14 games into their inaugural Mestis adventure, Zemgale’s introduction to life in Finnish hockey has so far been challenging. Icing the youngest roster in the division, the Latvians are currently sitting in the bottom half of the table on 13 points. But games involving Zemgale’s all-Latvian roster have all been competitive affairs. The most recent ones, on the road against TUTO Hockey in Turku played on Tuesday and Wednesday, resulted in two overtime losses.
“As it took some time to put things in place ahead of our first year playing in Mestis, we were not able to fulfil all our ideas and wishes in terms of our roster. But our main focus is and will be on the development of our players. Our team is the youngest in the league, but I believe for sure that for next season we will be more competitive,” said Zemgale’s GM Edgars Buncis.
The Latvian champions will find little time to dwell on recent results. Less than 48 hours after playing in Finland, Zemgale will compete in sunny Wales in the IIHF Continental Cup Group E played in Cardiff this weekend. Looking to get back to winning ways they will face hosts Cardiff Devils, France’s Angers Ducs and Acroni Jesenice of Slovenia. A top-two berth in the round-robin competition would take them to the final four of the Continental Cup played between 13 and 15 January 2023.
Apart from skating in Mestis and the Continental Cup this season, Zemgale is also competing at the top end of the Latvian league OHL. With a gargantuan roster of 45 skaters and five goalies, they can be a tricky bunch to scout during a season where games come thick and fast.
“The total number of games for this season will be more than 85. It’s a lot and there is no reason to exhaust young players as they need time to practise and learn. If there are games played at the same time in Mestis and in the OHL, the best ones will play in Mestis,” explained Buncis.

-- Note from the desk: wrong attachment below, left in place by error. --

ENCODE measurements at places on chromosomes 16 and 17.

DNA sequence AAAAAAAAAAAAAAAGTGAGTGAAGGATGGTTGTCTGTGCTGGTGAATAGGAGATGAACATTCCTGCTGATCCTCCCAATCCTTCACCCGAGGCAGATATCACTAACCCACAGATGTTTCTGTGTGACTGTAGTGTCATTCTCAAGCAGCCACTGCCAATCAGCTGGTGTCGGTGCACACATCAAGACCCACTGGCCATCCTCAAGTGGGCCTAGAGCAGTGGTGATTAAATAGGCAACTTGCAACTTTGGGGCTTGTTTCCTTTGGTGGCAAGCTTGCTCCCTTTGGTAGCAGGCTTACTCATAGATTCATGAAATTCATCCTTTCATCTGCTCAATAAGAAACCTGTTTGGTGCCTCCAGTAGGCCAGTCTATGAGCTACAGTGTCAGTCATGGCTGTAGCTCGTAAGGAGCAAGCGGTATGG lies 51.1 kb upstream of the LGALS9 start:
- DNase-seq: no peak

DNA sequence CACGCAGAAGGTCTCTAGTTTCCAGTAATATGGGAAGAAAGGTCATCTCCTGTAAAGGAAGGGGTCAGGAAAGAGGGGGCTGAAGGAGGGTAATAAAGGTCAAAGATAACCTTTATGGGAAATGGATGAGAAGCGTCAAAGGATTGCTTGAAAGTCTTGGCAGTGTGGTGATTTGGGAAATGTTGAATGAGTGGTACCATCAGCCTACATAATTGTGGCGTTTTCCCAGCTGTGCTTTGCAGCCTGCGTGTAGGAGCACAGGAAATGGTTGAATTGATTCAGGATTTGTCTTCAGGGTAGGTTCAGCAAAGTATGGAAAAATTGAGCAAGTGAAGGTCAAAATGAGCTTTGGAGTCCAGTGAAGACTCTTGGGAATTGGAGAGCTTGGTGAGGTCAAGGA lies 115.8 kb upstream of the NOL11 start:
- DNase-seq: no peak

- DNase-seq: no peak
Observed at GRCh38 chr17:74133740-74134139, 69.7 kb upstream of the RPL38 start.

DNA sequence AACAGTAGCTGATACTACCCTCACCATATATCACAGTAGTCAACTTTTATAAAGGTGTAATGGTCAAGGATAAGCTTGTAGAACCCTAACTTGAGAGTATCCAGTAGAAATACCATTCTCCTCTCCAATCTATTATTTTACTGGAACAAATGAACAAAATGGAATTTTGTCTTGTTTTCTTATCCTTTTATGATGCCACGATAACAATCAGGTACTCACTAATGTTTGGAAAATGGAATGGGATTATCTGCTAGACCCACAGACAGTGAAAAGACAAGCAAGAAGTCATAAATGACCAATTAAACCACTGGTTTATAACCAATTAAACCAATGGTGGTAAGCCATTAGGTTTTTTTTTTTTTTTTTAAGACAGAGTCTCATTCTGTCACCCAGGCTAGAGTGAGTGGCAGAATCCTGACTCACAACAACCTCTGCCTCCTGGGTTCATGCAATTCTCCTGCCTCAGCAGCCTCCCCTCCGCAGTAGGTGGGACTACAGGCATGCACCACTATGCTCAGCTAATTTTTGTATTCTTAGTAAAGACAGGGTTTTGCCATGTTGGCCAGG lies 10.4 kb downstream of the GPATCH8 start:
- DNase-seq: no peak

Hailing from Jelgava, 43 kilometres south of Latvia’s capital Riga, Zemgale has played in the Latvian championship since 2002. Despite being reigning champions, they long lived in the shadows of the country’s flagship team Dinamo Riga. At the start of the year, Zemgale was still an affiliate team to Dinamo Riga, where young prospects would find valuable ice time. The escalation of the war in Ukraine at the end of February turned Latvian hockey on its head.
More or less overnight, Latvia’s Dinamo Riga as well as Finland’s Jokerit Helsinki withdrew from the KHL. Following the breakup, Latvian club hockey now needed to find a new suitable partner. They found their match in the north. An agreement between Mestis and Zemgale was officially announced on 12 August this year as Zemgale’s GM Buncis explained:
“Zemgale joining Mestis had been an ongoing discussion since May this year. Together with the Mestis management, we agreed that this is the right way to develop hockey in a region where Finland is an outstanding leader. In my opinion, joining Mestis was a logical next step in the development and I believe it would have happened anyway. The war in Ukraine made it happen earlier.
“We signed an agreement with Mestis for 1+2 years. If we are to reach the play-offs this season we will play all such games in Finland. But starting from next season we will become a full partner,” continued Buncis.